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Brad Fenby at work


WHY GET INVOLVED?

Business prospers best in communities which have limited social, economic and environmental problems.  Currently, however, there is plenty of evidence to indicate that many communities are experiencing the types of problems which, in one way or another, affect the profitability of business.

Governments at all levels in Australia and the community organisations that they fund are struggling to find the solutions to some of our most serious social problems such as: 

  • Poverty   

  • Child abuse 

  • Illegal drug use 

  • Crime and violence

  • Youth unemployment

  • Inadequate health care 

  • Long-term unemployment

  • Severe public housing shortages 

  • Poor support to young families/children

Major environmental concerns with which governments are struggling include land and water degradation, greenhouse gas emissions and their effect on climate change.  

Economic Reasons

Eventually, all of us pay for the costs of these problems not being fixed, whether it’s through our taxes, reduced productivity, price increases or declining sales.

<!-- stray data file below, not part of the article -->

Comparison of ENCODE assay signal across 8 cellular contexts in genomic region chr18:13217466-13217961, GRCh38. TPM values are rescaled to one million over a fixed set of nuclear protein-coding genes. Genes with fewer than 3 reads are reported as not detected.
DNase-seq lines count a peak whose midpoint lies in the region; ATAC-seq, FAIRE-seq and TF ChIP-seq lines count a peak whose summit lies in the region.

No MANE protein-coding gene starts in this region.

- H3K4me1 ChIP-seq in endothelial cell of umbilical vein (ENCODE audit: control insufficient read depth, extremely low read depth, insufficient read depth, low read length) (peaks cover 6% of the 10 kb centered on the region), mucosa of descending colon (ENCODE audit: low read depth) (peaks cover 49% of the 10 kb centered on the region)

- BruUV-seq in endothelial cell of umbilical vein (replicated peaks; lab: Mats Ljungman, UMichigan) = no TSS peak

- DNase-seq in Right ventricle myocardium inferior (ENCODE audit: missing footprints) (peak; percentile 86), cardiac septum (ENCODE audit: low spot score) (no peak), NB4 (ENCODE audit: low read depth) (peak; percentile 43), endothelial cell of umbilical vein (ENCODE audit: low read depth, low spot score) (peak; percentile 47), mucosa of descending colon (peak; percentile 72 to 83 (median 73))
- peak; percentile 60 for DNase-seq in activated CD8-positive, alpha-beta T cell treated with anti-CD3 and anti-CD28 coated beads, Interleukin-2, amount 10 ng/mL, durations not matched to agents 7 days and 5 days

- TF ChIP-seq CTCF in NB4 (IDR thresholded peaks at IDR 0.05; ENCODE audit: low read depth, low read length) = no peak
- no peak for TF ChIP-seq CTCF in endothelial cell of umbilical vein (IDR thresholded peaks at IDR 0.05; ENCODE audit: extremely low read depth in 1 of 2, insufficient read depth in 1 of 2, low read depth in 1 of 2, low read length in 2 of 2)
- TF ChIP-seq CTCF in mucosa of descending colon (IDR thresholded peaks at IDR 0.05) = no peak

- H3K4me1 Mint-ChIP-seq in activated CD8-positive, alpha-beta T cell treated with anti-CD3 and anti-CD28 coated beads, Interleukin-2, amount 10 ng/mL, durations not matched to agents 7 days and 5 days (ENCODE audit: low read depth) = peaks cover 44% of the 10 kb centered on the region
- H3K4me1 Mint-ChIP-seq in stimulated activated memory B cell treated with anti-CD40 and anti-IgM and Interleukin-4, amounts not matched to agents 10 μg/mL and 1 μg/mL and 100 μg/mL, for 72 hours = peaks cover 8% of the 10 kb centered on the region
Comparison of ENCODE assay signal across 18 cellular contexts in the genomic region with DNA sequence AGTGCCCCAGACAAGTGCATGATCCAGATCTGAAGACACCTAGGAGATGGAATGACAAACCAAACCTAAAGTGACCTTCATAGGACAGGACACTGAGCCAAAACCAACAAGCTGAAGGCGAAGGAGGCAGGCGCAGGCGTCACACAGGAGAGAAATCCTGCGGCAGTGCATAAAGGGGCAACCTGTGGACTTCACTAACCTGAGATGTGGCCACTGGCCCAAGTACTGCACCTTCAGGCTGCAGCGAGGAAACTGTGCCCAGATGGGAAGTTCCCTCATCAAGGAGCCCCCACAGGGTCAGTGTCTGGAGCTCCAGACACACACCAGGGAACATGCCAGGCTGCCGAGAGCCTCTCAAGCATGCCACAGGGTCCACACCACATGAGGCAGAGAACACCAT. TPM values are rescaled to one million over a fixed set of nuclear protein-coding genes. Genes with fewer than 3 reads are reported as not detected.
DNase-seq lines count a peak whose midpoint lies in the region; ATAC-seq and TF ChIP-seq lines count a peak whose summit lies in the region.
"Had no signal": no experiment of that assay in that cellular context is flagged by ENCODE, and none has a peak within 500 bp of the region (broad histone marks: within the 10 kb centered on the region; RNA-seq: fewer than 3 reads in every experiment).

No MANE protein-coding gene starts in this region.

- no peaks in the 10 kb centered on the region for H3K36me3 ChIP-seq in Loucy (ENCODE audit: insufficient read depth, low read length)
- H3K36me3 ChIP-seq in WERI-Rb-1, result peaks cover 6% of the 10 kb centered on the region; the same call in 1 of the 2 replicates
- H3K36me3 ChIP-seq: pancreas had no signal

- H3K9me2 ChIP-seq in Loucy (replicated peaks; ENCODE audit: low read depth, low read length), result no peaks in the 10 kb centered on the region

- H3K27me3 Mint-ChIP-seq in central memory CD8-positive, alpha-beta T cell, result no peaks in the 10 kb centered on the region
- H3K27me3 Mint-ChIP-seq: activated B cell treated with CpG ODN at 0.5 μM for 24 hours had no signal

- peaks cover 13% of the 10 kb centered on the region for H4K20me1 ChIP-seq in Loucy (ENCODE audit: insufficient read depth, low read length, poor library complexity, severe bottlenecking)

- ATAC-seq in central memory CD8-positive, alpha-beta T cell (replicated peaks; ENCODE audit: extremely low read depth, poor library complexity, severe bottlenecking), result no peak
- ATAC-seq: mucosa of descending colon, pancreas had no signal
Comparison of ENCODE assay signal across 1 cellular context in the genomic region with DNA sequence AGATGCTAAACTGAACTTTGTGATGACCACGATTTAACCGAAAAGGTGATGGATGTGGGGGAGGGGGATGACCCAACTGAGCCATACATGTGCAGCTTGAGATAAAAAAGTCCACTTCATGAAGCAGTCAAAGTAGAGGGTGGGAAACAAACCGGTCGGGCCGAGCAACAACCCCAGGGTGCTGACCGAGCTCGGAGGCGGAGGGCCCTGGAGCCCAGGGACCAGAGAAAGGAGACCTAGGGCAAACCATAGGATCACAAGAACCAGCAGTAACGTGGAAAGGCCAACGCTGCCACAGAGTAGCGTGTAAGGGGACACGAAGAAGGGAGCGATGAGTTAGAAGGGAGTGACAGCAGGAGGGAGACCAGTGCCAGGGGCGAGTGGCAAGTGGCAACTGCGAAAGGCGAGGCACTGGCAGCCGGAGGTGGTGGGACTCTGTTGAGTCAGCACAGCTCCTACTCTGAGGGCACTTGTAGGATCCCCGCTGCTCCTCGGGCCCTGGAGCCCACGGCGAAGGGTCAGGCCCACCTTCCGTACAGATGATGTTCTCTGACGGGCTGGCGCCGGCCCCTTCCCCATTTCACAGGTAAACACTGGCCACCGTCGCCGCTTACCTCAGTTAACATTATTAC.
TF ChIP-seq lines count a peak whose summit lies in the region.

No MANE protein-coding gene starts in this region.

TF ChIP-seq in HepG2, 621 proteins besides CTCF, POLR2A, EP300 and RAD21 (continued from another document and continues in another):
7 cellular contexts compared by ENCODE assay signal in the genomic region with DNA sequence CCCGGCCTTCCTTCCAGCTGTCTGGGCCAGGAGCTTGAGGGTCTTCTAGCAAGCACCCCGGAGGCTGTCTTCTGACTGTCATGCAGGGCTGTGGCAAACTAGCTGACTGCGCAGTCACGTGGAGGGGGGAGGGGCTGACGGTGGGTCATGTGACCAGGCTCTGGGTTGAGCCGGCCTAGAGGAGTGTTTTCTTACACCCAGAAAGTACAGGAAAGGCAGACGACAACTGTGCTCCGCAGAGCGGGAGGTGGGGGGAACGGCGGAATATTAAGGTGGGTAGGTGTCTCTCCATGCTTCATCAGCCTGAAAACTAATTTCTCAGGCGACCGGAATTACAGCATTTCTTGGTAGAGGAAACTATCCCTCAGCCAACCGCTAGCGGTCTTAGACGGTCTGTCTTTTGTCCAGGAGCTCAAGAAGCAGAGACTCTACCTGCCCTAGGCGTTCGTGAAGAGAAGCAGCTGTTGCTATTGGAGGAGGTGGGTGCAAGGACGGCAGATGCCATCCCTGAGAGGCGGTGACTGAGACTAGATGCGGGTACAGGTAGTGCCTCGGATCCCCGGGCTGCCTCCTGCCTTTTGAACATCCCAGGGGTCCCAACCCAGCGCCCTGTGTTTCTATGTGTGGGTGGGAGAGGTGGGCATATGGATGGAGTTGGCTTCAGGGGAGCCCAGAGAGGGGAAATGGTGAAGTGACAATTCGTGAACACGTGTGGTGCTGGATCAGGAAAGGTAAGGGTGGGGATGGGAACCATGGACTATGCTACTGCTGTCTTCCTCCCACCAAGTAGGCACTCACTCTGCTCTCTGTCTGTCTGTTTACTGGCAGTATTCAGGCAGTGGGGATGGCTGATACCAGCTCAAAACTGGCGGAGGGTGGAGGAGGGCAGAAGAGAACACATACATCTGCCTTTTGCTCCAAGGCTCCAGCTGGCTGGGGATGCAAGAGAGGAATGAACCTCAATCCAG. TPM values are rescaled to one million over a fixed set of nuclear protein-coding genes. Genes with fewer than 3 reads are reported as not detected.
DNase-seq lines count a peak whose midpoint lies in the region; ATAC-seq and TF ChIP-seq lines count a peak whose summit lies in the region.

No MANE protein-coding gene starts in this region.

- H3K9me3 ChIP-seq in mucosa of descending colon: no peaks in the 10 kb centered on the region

A large proportion of our taxes is devoted to funding Centrelink benefits and pensions for people, many of whom are unable to find or undertake paid work because of limited job opportunities or because of their personal or health problems. 

It makes good sense, therefore, for companies to work with others in the community to resolve local issues and help people improve their circumstances. 

Locals Have a Stronger Commitment 

There is a growing belief both in Australia and overseas that because governments are struggling to resolve many of our communities’ problems, communities themselves need to play a greater role in addressing problems and strengthening their towns.

This view is based on a belief that often the people who live in a community have a far better understanding of local issues and problems and a greater commitment to solve them.    

Also, often there is more continuity of interest and commitment in a particular community among people who live there permanently than there is among governments, political parties and bureaucracies which change with greater frequency. 

Business Skills

People in business have many skills to offer community groups, such as:

  • Training 

  • Planning 

  • Marketing 

  • Networking 

  • Problem-solving 

  • Financial management 

  • Human resource management 

Sometimes these skills are not present in local community groups, especially in the smaller ones.

Often all that is required from business people is short-term involvement with a community group, supporting their efforts to make their good ideas a reality. It may entail keeping a supportive eye on the community group and simply being available from time to time to provide advice. Longer-term involvement may mean a business and a community group working together over an extended period of time on a community project.
 

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